Thu, Jan 26, 2006 - Page 8 News List

Editorial: Plea of poverty a tough sell

It has been less than six months since Taipei Mayor Ma Ying-jeou (馬英九) assumed the Chinese Nationalist Party (KMT) chairmanship, and in that time the party has sold the Institute of Policy Research and Development, Chunghua Open Hospital and three media outlets, earning more than NT$14 billion (US$437.7 million). Despite those sales -- and ignoring questions about the origins of some of the assets -- the party is pleading poverty.

On Tuesday Ma announced that the KMT is in "extremely dire financial straits" and could not pay its employees their year-end bonuses.

The party backtracked late on Tuesday night and announced that it would pay bonuses amounting to half-a-month's salary -- thanks to a front page story in the Liberty Times (the Taipei Times' sister newspaper) -- sometime next month. While KMT union director Liu Chien-sung (劉建崧) gave the Liberty Times full credit for helping the party's workers by exposing the KMT's original no-bonus plan, the question on the minds of KMT employees and many others is: "Where did all that money go?"

That is the first question that Ma should be made to answer. The second question is if Ma, who prides himself on being a party reformer, can't resolve the KMT financial puzzle, then why should anyone believe that he is either willing or able to clean up the party's stained reputation by eradicating its "black gold" problem?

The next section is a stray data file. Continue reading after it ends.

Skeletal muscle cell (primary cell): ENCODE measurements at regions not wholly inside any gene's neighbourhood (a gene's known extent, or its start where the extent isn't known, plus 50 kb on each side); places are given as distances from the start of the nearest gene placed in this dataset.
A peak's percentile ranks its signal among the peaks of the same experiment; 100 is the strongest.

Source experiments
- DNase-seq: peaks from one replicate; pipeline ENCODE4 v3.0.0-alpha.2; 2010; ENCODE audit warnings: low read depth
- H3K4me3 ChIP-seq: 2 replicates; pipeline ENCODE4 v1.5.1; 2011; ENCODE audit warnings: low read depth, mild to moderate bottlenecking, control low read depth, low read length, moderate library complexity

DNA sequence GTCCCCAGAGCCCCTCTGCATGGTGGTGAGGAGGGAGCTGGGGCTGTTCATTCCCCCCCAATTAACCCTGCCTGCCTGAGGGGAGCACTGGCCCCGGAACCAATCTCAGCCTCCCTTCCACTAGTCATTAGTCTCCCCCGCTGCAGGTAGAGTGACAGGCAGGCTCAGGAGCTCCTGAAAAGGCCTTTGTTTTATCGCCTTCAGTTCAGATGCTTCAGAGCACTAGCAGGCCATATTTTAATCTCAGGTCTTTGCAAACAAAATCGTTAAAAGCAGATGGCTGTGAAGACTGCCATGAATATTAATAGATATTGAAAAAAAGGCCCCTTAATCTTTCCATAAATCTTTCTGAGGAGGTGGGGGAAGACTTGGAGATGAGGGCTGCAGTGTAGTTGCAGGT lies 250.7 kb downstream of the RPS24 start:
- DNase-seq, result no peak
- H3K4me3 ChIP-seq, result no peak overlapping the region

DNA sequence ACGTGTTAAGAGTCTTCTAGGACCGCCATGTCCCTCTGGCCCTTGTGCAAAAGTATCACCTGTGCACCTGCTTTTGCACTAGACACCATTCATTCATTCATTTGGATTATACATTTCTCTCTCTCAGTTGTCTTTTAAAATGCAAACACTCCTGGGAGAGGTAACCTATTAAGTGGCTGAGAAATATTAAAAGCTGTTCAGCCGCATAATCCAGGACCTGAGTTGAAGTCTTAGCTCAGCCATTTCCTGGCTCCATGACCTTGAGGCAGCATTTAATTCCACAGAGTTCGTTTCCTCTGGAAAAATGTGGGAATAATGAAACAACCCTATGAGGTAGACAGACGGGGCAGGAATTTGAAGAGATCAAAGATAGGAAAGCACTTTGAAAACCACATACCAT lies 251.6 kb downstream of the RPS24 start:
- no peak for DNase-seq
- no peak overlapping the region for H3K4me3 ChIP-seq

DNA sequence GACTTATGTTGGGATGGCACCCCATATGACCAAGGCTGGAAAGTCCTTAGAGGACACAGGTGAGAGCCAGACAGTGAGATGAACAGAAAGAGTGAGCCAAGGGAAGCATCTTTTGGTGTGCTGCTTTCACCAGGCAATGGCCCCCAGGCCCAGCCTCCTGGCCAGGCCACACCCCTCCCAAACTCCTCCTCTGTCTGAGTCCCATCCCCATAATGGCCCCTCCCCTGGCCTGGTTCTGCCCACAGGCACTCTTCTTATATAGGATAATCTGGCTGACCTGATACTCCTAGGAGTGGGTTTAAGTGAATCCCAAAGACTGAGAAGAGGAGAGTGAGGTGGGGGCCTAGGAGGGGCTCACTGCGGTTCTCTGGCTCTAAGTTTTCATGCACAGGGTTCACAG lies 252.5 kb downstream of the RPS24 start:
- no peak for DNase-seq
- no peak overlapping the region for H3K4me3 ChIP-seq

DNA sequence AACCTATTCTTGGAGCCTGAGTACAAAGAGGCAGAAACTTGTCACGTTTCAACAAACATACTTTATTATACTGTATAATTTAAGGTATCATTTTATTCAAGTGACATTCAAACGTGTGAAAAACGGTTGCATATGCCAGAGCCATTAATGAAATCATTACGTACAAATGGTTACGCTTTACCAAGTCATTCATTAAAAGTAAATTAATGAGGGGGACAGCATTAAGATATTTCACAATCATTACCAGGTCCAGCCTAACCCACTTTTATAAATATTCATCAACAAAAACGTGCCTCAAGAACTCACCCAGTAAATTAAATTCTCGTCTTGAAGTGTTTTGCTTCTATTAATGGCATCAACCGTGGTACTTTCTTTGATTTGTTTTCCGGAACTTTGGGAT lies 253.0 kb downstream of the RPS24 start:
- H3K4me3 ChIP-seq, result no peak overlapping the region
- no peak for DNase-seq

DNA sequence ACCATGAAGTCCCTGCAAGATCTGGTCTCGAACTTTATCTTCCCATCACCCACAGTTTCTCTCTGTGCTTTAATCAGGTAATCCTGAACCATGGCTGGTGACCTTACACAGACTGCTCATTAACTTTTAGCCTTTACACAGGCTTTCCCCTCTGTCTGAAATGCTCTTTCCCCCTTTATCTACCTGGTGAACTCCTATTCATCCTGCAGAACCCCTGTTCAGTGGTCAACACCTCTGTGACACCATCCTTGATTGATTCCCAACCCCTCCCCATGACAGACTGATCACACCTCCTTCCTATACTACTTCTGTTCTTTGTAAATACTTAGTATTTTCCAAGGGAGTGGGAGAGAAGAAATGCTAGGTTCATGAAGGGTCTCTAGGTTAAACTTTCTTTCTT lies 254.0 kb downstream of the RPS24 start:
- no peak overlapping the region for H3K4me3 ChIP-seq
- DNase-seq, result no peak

Maybe the party really does have financial difficulties. KMT spokeswoman Cheng Li-wen (鄭麗文) said that the profits earned by selling the institute, the hospital and the three media outlets hardly covered the party's expenses. But doesn't the party owe its employees a full explanation, rather than treating them like three-year-old children? After all, in a bid to reduce the party's personnel expenses, more than 450 staffers have also been asked to retire after the Lunar New Year.

Yet it is business as usual for the party's top brass. Despite forcing early retirement on many people, and delaying the miserly bonus it grudgingly agreed to pay, the KMT headquarters had the gall to ask its staffers to entertain the top-ranking party officials at last night's year-end party.

This meshes with the continued deafness of both Ma and the party to calls to return those stolen assets that once belonged to the government -- either transferred to the party at no cost by the KMT government when the Republic of China took over Taiwan at the end of World War II, or purchased later by the KMT with money provided by the government.

Who else is too blind to see the motive behind the pan-blue camp's long-running boycott of a proposed statute on the disposal of assets improperly obtained by political parties?

"Nothing so conclusively proves a man's ability to lead others as what he does from day to day to lead himself," IBM founder Thomas Watson once said.

If ambiguity and mendacity are the way Ma conducts himself with regard to the KMT's financial affairs, and insensitivity and callousness inform his treatment of party staffers, perhaps pan-blue supporters should reconsider their belief that Ma is the man who will lead a return to the promised land -- the Presidential Office -- in 2008.

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